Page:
Where Ardizoni’s previous releases demonstrated careful attention to detail, here their approach rarely adds up to much more than casual knob twiddling. “Mycorrhizae Dreams” drifts along on gentle krautrock-y arpeggios that, while soothing, never find a real sense of place or direction. Rather than homing in on one perfectly executed tonal mood, Ardizoni piles breathy flutes and kitschy sci-fi synths on top of one another, even throwing in some of their usual running-water sounds for good measure. The results may be easy on the ears, but that doesn’t make them any less tame. Worse is “Flora Urbana Absumpto,” whose flat pianos literally feel like a balmy waiting room soundtrack purely meant to be ignored. Even late in the track when Ardizoni’s cloudy synths seem like they might finally come into focus, they merely resign to floating about in an anesthetic middle zone until the song ends as inconspicuously as it began.

There has always been an undercurrent of elevator-music easiness to Green-House’s output, but as the songs become less exciting, one wonders what ostensibly makes Solar Editions more profound than actual elevator music. Take “Produce Aisle,” whose tongue-in-cheek title alludes to the fact that the song sounds like something that would play in the corporate shopping mall in Stardew Valley. The chintzy pianos and vaporwavey sway are pleasant, but they don’t really go anywhere, and none of it pushes the concept far enough to be particularly mind-opening. It begs the question that haunts the current new-age scene: If the effect of the art is the same as that which it claims to critically reinvent (placating, bougie lifestyle music), why should we attribute so much experimental importance to it?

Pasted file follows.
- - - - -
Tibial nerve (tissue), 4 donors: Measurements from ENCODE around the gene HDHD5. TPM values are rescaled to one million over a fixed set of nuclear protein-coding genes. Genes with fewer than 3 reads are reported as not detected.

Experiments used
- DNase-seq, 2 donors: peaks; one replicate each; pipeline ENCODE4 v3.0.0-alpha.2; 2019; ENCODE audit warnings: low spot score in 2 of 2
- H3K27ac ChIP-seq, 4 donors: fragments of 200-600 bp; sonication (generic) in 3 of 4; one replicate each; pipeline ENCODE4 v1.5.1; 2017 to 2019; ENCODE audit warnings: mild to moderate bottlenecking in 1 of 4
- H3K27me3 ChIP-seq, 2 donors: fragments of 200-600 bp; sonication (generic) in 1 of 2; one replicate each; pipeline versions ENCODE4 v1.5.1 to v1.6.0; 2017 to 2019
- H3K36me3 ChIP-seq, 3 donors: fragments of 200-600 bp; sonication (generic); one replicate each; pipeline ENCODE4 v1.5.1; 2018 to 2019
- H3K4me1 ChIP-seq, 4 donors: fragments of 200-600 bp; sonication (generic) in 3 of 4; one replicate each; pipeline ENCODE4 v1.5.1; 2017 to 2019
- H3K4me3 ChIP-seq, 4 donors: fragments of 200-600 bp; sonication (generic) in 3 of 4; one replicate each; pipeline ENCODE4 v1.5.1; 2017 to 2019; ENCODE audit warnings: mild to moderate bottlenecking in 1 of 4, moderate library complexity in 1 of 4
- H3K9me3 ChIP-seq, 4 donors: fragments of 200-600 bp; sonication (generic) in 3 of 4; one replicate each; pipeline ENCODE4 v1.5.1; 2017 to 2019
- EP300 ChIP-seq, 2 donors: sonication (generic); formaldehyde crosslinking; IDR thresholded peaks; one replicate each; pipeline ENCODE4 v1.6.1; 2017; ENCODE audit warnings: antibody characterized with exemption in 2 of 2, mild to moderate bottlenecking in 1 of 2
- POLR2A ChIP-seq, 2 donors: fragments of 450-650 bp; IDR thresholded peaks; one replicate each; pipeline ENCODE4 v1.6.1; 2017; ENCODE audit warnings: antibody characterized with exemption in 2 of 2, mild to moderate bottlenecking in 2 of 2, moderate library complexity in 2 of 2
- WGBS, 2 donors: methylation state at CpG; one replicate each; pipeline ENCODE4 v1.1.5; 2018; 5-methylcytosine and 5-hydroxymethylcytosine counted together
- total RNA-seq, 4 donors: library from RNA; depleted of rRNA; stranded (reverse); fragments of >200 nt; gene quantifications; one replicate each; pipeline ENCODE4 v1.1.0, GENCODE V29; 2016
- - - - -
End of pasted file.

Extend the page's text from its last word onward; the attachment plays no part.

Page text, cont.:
If there’s one moment on Solar Editions that serves as a reminder of why Green-House has emerged at the forefront of the new-age revival, it’s in the wonderfully whirling sonata of “Morning Glory Waltz.” With its winkingly baroque melody, the song gracefully layers one unfurling idea upon another, building to a bouncing chorus of Isao Tomita-esque synths that dance about like fanciful guests at an interstellar ball. It proves how creative and fun Ardizoni’s music can be when they nurture their sounds to their fullest potential. Sadly, most of Solar Editions comes off like a return toward a more arid era of new age, only now with tasteful reference points. These songs, as agreeably inoffensive as they may be, end up feeling like wellness fodder, more sedentary than spurring. For a project dedicated to the beauty of sprawling vegetation, the worst thing about Solar Editions is that it just feels a bit lifeless.

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About Wanni Arachchige Udara Madusanka Perera

Hey, I'm Perera! I will try to give you technology reviews(mobile,gadgets,smart watch & other technology things), Automobiles, News and entertainment for built up your knowledge.
Green-House - Solar Editions Music Album Reviews Green-House - Solar Editions Music Album Reviews Reviewed by Wanni Arachchige Udara Madusanka Perera on May 02, 2022 Rating: 5